1. For the longer samples (1948 – 2009 and 1960 – 2009), the correlation between tax rates and unemployment rates is very close to zero.
2. For the three shorter time samples, the correlations are very big (positive for 1970 – 2009 and 1980 – 2009, negative for 1990 – 2009).

That seems to indicate that corporate tax rates did not use to have an effect on unemployment, but in recent years, they may be never used to have an influence on jobs. That influence may not be in the direction that tax cut proponents keep telling us about, though, as evidenced by the 1990 – 2009 series; anyone who has read Presimetrics won’t be at all surprised, as we point out the same thing in a completely different way. I think its because over time, our economy has become more loop-hole oriented than doing things oriented.

Your thoughts?

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4 Responses to “Corporate Tax Rates and Unemployment, A Correction”

  1. William Fitzgerrel says:

    Your first graph indicates the only big-time effect of corporate taxes on unemployment was in the late 1980′s, where the two trends are parallel. Otherwise it looks like unemployment is bouncing up and down with little relationship to the corp. tax rate. If I read your other graph correctly, the long-term trend is a negative 10 % correlation between unemp. and taxes. This actually is not a very strong correl., as you say. Probably we would be wiser not to tinker, but work toward a more rational and predictable tax structure (one that does not try to favor certain economic areas and one that business and individuals can rely on being stable).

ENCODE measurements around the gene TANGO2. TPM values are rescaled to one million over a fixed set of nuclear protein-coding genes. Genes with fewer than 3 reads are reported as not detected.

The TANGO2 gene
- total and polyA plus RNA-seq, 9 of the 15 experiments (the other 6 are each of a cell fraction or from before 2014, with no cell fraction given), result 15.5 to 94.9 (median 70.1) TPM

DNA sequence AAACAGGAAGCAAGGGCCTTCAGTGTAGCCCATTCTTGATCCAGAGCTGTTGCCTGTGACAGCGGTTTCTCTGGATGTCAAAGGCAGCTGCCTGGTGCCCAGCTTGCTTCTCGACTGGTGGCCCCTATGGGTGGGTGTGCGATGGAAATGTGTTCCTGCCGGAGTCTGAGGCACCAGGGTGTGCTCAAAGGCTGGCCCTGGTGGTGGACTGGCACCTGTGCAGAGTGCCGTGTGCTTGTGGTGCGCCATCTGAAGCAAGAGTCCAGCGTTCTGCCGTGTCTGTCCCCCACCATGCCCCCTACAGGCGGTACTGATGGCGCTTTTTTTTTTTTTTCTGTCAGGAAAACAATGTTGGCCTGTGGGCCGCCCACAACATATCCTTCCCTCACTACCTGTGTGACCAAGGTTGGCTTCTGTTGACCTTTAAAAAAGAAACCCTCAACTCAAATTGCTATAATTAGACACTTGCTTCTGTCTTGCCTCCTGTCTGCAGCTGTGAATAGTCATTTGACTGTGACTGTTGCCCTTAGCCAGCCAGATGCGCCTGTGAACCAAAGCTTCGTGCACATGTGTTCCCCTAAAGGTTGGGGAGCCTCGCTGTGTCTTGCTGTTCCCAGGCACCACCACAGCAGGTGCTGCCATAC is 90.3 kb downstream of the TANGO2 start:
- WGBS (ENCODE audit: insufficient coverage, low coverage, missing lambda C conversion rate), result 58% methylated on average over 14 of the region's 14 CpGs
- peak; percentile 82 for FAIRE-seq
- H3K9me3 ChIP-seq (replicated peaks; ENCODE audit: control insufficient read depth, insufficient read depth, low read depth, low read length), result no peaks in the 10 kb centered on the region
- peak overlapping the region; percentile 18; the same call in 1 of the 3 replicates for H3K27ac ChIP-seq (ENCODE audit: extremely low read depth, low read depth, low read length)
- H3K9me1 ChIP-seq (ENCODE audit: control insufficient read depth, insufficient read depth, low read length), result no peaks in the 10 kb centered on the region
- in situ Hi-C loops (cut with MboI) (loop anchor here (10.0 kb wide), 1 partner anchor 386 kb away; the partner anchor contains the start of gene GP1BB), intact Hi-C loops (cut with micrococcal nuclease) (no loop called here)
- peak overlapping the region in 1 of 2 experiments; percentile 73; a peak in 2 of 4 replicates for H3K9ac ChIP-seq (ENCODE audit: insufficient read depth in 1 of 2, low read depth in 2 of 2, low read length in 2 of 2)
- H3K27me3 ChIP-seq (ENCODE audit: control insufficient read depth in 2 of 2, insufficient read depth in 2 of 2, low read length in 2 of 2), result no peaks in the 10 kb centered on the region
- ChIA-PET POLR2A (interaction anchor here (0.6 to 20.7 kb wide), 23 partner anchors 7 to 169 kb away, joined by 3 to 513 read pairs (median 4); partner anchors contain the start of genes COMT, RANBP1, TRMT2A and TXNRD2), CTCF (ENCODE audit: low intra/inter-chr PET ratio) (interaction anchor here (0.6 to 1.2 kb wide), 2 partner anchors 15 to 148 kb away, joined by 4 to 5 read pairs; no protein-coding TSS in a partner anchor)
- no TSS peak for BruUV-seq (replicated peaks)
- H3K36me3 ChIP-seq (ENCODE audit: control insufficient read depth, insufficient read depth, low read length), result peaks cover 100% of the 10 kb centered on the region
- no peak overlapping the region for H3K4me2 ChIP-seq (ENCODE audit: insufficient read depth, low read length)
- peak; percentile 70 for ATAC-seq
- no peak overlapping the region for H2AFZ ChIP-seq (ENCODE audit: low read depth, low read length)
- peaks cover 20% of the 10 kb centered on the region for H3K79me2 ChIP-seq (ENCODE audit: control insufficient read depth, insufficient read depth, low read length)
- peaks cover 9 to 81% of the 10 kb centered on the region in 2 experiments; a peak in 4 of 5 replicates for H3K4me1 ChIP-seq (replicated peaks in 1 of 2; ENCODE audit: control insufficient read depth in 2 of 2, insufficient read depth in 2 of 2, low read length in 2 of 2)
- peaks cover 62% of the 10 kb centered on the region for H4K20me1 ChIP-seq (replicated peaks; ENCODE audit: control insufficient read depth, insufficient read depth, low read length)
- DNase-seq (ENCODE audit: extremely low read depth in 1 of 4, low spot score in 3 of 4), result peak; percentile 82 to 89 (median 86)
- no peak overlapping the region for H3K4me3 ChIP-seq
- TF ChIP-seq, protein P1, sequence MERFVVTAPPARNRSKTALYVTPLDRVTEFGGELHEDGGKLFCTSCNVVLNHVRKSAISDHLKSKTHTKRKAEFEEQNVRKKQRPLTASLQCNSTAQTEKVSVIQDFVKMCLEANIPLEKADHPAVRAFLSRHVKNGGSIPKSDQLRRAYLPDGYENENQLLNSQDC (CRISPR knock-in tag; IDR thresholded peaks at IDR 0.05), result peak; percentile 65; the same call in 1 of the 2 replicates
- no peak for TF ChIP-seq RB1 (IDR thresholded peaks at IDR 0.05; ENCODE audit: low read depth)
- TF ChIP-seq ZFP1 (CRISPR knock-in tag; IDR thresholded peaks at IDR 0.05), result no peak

• Mike Kimel says:

      If you’ve looked at other posts on the blog (or many of the posts that appeared before that on Angry Bear) and/or the book, you’ll notice a consistent outcome is that lower taxes and/or cutting taxes does not produce the “expected benefits.” This is true if you look at the data consistently, whatever data you use (I’ve used corporate or individual marginal data, taxes collected, tax burden) at whatever level (I’ve used state, federal) in whatever conditions (I’ve focused on all periods since 1929, during recessions only, during expansions only, etc) , with whatever lags you use, and whatever effect you’re after (greater economic growth, greater real income growth, more unemployment, etc.).

      Of course, pick and choose very carefully, and treat this data point differently from that data point for any arbitrary reason, and you can do find beneficial effects of tax cuts… but then using techniques like that (e.g., Romer & Romer (http://www.angrybearblog.com/2009/01/further-critique-of-romer-and-romer.html)) you can prove anything.

  2. Anthony Parisi says:

    My only question on those years is how much corporate tax rate changed. If there were only a few corporate tax rate changes per decade then any change would result in sharp distortions one way or the other. That might explain why, while we see no correlation on the whole, we see drastic jumps when looking at specific decades.